“We bear the scars of armed intervention, and we bear the scars of HIPC, a humbling acknowledgement of the depths of failure.

 It is only a decade and a half since we surrendered to the seeming indignity of a heavily indebted poor country.

 Might we be on the brink of an economic miracle to find suddenly weaned from aid and so-called donor support in a Ghana Beyond Aid? There must be many well-meaning Ghanaians who worry whether we may not be biting more than we can chew,” he added.

He told the gathering that in bringing them to Kumasi, “we seek first to assure the international business and investment community that Ghana Beyond Aid is a Policy Beyond Political Conflict and the world can buy into it without fear of uncertain political risks.

The Asantehene said agriculture also presented incalculable possibilities.


Almost all the ambassadors who attended the event assured the Asantehene that they would use their revered positions to help boost Ghana’s economy.

During the two days, the Minister of Finance, Mr Ken Ofori-Atta, and top businessmen from Ghana and abroad sat under one roof and brainstormed what needed to be done to help accelerate national growth, especially the business sector.

Ghana needs bridges

The  Group Executive Chairman, GBSH Consult Group Worldwide,  Prof. Dr Ambassador Tal Edgars, who was the keynote speaker at the forum, said Ghana was properly currently well positioned to develop at a fast pace and, therefore, urged the state to work with investors in that regard.

“So far, from geographical wealth, Ghana needs to give a compelling narrative to the world,” the famous public speaker who is respected all over the world remarked.

According to him, “Progress in developing countries can be achieved through focusing on quality Foreign Direct Investment (FDI), Foreign Institutional Investment (FII) and non-resident Ghanaian investment.”,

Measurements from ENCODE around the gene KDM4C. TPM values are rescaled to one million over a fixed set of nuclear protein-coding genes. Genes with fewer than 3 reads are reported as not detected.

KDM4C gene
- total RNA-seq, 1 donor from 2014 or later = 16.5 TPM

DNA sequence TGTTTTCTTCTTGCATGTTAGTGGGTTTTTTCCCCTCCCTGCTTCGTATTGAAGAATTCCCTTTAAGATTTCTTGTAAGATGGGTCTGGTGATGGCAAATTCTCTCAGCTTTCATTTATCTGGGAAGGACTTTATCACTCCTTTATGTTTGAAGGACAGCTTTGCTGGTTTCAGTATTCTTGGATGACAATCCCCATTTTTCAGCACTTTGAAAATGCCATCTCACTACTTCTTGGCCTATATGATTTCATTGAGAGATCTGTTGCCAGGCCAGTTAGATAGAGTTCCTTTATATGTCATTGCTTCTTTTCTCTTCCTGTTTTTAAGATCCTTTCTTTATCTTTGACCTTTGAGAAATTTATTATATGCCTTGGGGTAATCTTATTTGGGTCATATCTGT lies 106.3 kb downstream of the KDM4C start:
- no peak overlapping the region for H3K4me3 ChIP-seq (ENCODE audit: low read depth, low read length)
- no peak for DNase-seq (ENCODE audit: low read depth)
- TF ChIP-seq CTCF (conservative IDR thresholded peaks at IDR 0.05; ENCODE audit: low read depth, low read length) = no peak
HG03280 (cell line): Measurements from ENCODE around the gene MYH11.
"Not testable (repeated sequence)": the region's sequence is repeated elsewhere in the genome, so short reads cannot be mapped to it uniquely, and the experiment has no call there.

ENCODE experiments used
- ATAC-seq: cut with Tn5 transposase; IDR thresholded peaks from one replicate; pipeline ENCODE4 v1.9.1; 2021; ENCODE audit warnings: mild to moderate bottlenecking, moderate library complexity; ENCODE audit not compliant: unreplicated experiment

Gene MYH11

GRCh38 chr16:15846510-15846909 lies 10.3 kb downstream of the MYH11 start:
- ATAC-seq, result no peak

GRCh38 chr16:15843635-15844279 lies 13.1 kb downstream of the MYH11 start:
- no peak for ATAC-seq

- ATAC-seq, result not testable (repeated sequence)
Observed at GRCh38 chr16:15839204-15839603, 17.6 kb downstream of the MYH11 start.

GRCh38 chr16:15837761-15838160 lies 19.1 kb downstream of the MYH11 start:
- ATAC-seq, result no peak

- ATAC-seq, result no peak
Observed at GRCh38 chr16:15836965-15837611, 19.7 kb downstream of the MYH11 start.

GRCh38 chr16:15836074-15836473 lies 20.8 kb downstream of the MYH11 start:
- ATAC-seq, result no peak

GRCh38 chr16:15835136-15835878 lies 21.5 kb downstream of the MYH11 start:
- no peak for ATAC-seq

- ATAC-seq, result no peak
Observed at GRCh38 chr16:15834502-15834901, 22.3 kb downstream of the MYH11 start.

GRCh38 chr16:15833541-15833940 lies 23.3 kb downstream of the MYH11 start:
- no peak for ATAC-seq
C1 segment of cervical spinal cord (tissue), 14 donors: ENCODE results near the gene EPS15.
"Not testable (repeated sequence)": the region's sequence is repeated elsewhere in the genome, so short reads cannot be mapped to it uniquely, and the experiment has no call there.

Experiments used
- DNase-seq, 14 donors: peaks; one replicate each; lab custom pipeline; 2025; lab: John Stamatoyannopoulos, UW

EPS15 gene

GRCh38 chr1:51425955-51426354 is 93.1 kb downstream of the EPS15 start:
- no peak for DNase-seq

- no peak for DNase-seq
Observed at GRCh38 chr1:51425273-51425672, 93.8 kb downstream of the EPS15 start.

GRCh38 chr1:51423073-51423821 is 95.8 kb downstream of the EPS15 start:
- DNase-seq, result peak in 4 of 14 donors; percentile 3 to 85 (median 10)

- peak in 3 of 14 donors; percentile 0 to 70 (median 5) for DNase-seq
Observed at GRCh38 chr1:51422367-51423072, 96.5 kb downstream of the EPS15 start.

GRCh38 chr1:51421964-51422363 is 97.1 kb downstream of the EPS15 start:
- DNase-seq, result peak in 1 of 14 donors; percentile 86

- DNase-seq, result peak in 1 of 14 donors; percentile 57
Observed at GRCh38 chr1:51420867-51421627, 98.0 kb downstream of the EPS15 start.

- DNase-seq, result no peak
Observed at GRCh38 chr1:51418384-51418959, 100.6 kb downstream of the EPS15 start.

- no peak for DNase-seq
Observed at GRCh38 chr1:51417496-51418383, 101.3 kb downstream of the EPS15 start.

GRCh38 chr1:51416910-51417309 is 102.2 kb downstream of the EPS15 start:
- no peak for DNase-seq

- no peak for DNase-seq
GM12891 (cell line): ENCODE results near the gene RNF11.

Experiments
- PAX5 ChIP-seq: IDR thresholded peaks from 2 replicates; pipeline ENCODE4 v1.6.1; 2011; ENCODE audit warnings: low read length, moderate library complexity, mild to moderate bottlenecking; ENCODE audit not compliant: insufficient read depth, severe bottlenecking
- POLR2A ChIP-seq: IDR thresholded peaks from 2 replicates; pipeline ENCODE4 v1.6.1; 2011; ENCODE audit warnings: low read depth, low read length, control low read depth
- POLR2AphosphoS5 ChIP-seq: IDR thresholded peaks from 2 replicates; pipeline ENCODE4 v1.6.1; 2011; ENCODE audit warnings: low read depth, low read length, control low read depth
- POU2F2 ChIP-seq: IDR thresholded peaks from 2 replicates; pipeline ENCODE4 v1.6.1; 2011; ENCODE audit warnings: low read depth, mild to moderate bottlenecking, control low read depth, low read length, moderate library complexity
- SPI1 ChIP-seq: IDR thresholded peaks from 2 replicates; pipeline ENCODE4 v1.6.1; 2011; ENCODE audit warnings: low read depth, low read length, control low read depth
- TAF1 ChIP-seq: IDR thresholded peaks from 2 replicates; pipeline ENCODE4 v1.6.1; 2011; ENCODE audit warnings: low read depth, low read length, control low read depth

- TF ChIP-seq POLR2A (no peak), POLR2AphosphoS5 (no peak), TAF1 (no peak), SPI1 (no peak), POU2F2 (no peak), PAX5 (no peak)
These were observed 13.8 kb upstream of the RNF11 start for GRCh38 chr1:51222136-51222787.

He also recommended for the immediate “setting up of an Investment Promotion Agency (IPA) to target foreign investors and serve as a link between them and the domestic economy, adding that “provide access to credit by reforming domestic financial markets”.

He predicted that Ghana would soon emerge as a mighty economic force in the world in the next 10 to 20 years, saying “Ghana’s tax code is replete with tax concessions that considerably reduce the effective tax rate for both foreign and local firms.”

Prof. Dr Edgars admonished Ghanaians to be patriotic by sacrificing for the state by doing away with all forms of illegal practices, notably corruption, which had the potential of drawing the country backwards from the path of growth and prosperity.

Finance Minister

For his part, the Minister of Finance said gradually the economy was getting back on its feet, which had been demonstrated by the interest shown in the bond issued by the government.

He said the last bond issued by the government was hugely oversubscribed and it was the first time a country from the sub-region had issued a bond with a tenure of 31 years.

Mr Ofori-Atta said both the International Monetary Fund (IMF) and the World Bank had projected Ghana to be the fastest growing economy on the continent with a growth rate of 8.8 per cent.

That, according to him, should be attractive for investors to invest their money in Ghana.